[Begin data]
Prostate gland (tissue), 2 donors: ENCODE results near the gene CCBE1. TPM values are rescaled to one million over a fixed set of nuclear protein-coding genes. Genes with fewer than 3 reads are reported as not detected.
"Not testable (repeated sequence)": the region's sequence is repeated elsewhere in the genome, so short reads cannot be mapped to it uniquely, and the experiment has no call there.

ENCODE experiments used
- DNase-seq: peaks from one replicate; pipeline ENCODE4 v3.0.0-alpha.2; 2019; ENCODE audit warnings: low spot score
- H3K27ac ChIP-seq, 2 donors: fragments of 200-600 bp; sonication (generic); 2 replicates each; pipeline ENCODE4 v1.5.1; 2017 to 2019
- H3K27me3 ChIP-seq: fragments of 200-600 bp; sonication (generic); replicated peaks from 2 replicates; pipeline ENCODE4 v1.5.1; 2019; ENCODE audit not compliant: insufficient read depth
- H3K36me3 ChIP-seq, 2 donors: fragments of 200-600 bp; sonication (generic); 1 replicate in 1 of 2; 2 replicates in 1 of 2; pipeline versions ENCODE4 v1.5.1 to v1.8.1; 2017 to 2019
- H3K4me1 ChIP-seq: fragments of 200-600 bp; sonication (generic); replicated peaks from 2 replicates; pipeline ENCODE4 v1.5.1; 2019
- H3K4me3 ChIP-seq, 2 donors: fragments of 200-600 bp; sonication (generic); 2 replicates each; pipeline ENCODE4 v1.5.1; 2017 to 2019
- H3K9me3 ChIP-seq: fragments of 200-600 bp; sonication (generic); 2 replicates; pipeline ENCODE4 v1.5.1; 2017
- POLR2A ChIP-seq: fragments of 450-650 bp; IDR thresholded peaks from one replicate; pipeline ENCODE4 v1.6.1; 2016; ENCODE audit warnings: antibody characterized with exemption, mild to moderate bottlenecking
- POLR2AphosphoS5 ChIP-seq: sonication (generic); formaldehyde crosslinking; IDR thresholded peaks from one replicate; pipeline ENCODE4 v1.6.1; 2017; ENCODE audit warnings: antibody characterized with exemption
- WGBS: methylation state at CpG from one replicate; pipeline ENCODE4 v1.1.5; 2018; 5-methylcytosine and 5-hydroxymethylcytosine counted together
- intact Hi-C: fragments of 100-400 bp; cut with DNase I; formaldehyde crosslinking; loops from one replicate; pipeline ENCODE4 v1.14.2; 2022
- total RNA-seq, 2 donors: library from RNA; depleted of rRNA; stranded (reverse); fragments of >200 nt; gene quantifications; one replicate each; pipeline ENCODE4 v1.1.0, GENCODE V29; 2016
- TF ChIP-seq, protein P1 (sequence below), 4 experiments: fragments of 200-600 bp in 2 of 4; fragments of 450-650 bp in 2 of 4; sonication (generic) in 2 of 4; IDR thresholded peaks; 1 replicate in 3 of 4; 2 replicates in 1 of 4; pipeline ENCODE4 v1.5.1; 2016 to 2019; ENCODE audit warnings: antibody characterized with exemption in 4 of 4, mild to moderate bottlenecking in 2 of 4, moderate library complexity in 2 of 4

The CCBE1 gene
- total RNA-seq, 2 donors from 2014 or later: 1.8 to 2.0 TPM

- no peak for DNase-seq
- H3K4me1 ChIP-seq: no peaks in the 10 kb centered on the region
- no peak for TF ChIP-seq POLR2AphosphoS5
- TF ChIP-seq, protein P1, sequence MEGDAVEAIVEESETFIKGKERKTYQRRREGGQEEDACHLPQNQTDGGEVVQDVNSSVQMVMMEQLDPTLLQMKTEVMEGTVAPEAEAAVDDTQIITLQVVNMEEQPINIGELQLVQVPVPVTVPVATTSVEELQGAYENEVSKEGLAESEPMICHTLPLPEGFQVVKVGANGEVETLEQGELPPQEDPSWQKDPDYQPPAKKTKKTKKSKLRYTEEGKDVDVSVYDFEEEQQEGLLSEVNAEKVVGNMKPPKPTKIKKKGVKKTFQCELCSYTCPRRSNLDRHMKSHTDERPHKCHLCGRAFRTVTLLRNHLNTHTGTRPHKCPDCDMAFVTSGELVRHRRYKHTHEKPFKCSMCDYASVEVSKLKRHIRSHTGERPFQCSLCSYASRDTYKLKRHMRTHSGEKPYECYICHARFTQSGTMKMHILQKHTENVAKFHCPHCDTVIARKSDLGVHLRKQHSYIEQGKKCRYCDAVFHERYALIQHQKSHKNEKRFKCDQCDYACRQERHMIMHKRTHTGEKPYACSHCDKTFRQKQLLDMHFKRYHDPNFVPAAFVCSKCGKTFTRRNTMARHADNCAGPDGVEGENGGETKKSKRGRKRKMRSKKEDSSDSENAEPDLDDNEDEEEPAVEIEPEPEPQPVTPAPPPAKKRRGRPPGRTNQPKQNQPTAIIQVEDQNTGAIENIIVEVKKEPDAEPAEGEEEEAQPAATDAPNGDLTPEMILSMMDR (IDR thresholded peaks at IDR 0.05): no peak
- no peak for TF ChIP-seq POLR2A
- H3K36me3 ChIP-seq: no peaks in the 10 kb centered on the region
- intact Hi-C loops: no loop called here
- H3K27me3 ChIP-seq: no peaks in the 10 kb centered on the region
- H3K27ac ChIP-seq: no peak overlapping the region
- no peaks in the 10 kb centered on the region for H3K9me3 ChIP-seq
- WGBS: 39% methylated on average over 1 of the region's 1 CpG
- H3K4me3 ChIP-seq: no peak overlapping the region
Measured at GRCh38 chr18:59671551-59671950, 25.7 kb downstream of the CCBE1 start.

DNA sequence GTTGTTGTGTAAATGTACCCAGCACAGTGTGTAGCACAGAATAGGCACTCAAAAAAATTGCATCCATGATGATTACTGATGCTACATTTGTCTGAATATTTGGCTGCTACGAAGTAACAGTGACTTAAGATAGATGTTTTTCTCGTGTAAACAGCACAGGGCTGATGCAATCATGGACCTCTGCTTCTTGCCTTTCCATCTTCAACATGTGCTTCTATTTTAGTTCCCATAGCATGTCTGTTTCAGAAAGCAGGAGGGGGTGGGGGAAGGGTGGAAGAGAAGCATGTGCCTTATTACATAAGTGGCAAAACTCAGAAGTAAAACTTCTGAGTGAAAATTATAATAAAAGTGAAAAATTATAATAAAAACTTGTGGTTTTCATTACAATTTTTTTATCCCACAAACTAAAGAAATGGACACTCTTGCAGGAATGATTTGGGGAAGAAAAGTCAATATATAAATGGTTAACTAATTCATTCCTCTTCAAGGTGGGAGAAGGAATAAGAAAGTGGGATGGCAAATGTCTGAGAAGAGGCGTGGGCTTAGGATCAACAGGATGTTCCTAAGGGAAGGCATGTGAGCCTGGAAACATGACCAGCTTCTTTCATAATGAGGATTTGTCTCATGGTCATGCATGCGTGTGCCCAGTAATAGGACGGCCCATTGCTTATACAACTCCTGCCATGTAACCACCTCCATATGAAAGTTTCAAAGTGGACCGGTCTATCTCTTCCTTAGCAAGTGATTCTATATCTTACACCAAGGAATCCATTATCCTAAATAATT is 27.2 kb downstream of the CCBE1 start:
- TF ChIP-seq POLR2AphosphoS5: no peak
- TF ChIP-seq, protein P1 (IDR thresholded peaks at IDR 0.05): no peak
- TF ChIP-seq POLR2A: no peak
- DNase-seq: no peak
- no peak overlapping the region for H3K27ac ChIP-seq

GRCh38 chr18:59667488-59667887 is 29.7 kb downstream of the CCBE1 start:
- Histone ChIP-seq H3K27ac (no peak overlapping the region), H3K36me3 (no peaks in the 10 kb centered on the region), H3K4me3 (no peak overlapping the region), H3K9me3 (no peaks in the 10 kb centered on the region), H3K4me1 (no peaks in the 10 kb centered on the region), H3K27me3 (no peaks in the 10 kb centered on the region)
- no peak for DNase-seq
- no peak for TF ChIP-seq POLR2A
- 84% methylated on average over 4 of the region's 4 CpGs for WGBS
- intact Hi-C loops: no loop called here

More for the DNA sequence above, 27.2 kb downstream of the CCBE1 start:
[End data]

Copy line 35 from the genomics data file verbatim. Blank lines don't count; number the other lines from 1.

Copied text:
- TF ChIP-seq POLR2A: no peak